EDIT: If the atom is the smallest existing particle (which it isn't, but that doesn't matter), then nothing smaller than it exists. There is still space 1/2 its length and 1/2 of the atom still exists.

Edited by BNeptune
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There is such thing as half an atom. Are you telling me that you can have a whole atom without its left side?

That's irrelevent. I answered the paradox correctly, so any objections you have to it are irrelevent.

EDIT: If the atom is the smallest existing particle (which it isn't, but that doesn't matter), then nothing smaller than it exists. There is still space 1/2 its length and 1/2 of the atom still exists.

Right, but not in any meaningful sense. That's like saying an 8 man baseball team is a baseball team, or a 1 man baseball team is a baseball team. A baseball team is, by definition, 9 (or more) men - one for each of the 9 defensive positions. An atom cannot exist with out BOTH it's left side and right side intact. Yes, you can measure 1/2 of the distance of an atom, but you will never find 1/2 of an atom floating around in reality. There is not "space [equal to] 1/2 of the lenght of an atom" in which nothing exists. That space is occupied by something, which is composed of it's own atoms which play by the same rules.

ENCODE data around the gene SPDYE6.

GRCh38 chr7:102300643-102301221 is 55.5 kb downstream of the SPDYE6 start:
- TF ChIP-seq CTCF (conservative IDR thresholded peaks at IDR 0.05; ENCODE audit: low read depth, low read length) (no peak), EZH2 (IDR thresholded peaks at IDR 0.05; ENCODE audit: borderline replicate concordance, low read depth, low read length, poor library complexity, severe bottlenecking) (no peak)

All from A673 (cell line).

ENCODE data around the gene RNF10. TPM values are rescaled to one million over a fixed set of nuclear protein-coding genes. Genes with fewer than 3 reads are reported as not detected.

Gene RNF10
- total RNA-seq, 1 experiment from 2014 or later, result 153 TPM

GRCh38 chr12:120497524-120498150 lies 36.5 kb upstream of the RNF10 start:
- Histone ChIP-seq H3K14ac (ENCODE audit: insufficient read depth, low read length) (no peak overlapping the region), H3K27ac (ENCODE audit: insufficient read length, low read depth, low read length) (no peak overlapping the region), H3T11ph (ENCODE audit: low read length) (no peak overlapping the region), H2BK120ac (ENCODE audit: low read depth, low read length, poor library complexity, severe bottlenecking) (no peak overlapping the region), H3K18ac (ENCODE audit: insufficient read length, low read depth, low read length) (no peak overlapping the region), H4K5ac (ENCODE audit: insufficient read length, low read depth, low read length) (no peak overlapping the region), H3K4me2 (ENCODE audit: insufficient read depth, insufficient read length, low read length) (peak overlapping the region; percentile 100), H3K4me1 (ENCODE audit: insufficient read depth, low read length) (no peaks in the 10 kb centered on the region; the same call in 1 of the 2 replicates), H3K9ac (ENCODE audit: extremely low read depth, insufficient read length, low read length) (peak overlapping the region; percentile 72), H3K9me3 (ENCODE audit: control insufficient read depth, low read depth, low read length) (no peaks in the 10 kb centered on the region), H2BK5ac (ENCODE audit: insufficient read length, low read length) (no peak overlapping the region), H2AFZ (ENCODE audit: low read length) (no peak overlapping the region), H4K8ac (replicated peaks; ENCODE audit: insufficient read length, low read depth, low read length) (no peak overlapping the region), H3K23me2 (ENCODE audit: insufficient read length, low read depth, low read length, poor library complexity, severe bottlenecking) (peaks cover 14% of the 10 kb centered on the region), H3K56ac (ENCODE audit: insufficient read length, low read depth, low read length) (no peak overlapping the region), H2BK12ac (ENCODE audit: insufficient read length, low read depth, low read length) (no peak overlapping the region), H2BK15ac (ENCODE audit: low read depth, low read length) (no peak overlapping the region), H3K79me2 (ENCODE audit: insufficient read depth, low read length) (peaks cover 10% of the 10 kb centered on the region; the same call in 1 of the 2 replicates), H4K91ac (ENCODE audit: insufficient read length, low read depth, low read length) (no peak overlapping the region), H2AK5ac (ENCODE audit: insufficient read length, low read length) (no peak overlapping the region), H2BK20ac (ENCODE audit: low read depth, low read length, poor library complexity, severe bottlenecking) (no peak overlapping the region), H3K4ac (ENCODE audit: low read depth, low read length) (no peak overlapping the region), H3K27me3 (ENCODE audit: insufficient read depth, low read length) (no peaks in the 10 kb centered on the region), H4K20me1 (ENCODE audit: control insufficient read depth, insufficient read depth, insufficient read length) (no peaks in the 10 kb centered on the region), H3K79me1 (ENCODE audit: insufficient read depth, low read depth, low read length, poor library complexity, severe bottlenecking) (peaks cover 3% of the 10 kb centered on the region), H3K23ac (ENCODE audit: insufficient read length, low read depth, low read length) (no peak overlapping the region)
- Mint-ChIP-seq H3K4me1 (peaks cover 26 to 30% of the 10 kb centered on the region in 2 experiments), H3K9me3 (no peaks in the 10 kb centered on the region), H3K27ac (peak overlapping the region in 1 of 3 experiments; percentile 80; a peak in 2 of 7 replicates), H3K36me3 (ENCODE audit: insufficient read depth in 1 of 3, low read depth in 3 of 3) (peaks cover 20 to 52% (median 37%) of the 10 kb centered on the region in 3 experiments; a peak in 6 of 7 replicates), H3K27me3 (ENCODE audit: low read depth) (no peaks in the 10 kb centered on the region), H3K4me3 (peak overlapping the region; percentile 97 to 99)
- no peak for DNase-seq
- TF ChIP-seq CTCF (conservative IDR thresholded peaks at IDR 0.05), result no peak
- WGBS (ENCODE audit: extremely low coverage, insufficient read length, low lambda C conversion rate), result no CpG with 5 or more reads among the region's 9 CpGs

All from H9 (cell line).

Space, in it's common usage, does not exist. It is merely a means of describing the lack of some specific element or object, while implicitly relying on the premise that that "space" is composed of something else. Even if space literally did exist, it would be something. If I moved an object from one place to another empty space, it's original location would immediately be filled with space. Furthermore, even if I were wrong about this and space actually was some sort of gap in reality, what makes it forever beyond my ability to traverse? Certainly you're not going to propose that there is something that exists that is 1/2 the length of nothing.

Edited by ggdwill
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I'm sorry, but I disagree with that. I find billions of "half an atom" in existence.

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The problem with Zeno's Achilles and the tortoise paradox is the conflation of the abstract with the concrete. In the abstract sense, Achilles must run an infinite number of half distances, but he can; "infinite" just means "some number but any number." In the concrete sense, you would have to choose an actual (as opposed to infinite) number of finite lenghts to run; and Achilles can run any number of finite lengths more quickly than the tortoise can.

Edited to correct a typo.

Edited by LaszloWalrus